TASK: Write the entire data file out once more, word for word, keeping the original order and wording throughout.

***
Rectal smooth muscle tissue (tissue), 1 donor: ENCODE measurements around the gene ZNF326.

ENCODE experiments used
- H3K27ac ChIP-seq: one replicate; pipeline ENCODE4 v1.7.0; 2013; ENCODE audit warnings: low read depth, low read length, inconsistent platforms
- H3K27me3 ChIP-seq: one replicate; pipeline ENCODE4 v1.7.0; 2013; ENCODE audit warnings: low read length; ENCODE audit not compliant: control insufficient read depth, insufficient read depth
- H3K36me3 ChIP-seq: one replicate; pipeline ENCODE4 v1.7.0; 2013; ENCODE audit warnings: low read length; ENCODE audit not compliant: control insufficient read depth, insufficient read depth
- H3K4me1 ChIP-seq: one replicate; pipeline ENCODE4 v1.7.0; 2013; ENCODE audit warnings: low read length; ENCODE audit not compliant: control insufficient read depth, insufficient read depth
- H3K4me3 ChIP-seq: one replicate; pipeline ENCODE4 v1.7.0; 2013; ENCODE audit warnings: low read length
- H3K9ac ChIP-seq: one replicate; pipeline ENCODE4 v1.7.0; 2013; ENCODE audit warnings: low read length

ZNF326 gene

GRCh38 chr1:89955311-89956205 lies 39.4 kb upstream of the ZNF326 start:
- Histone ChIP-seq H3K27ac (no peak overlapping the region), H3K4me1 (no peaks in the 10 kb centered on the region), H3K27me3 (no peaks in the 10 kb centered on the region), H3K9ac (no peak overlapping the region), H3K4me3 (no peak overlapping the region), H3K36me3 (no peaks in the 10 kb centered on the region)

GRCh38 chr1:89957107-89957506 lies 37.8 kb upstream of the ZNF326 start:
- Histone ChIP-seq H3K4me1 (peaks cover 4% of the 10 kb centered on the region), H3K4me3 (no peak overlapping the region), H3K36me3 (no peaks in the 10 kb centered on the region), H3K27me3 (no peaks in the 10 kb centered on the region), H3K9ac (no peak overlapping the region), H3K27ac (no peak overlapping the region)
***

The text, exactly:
Rectal smooth muscle tissue (tissue), 1 donor: ENCODE measurements around the gene ZNF326.

ENCODE experiments used
- H3K27ac ChIP-seq: one replicate; pipeline ENCODE4 v1.7.0; 2013; ENCODE audit warnings: low read depth, low read length, inconsistent platforms
- H3K27me3 ChIP-seq: one replicate; pipeline ENCODE4 v1.7.0; 2013; ENCODE audit warnings: low read length; ENCODE audit not compliant: control insufficient read depth, insufficient read depth
- H3K36me3 ChIP-seq: one replicate; pipeline ENCODE4 v1.7.0; 2013; ENCODE audit warnings: low read length; ENCODE audit not compliant: control insufficient read depth, insufficient read depth
- H3K4me1 ChIP-seq: one replicate; pipeline ENCODE4 v1.7.0; 2013; ENCODE audit warnings: low read length; ENCODE audit not compliant: control insufficient read depth, insufficient read depth
- H3K4me3 ChIP-seq: one replicate; pipeline ENCODE4 v1.7.0; 2013; ENCODE audit warnings: low read length
- H3K9ac ChIP-seq: one replicate; pipeline ENCODE4 v1.7.0; 2013; ENCODE audit warnings: low read length

ZNF326 gene

GRCh38 chr1:89955311-89956205 lies 39.4 kb upstream of the ZNF326 start:
- Histone ChIP-seq H3K27ac (no peak overlapping the region), H3K4me1 (no peaks in the 10 kb centered on the region), H3K27me3 (no peaks in the 10 kb centered on the region), H3K9ac (no peak overlapping the region), H3K4me3 (no peak overlapping the region), H3K36me3 (no peaks in the 10 kb centered on the region)

GRCh38 chr1:89957107-89957506 lies 37.8 kb upstream of the ZNF326 start:
- Histone ChIP-seq H3K4me1 (peaks cover 4% of the 10 kb centered on the region), H3K4me3 (no peak overlapping the region), H3K36me3 (no peaks in the 10 kb centered on the region), H3K27me3 (no peaks in the 10 kb centered on the region), H3K9ac (no peak overlapping the region), H3K27ac (no peak overlapping the region)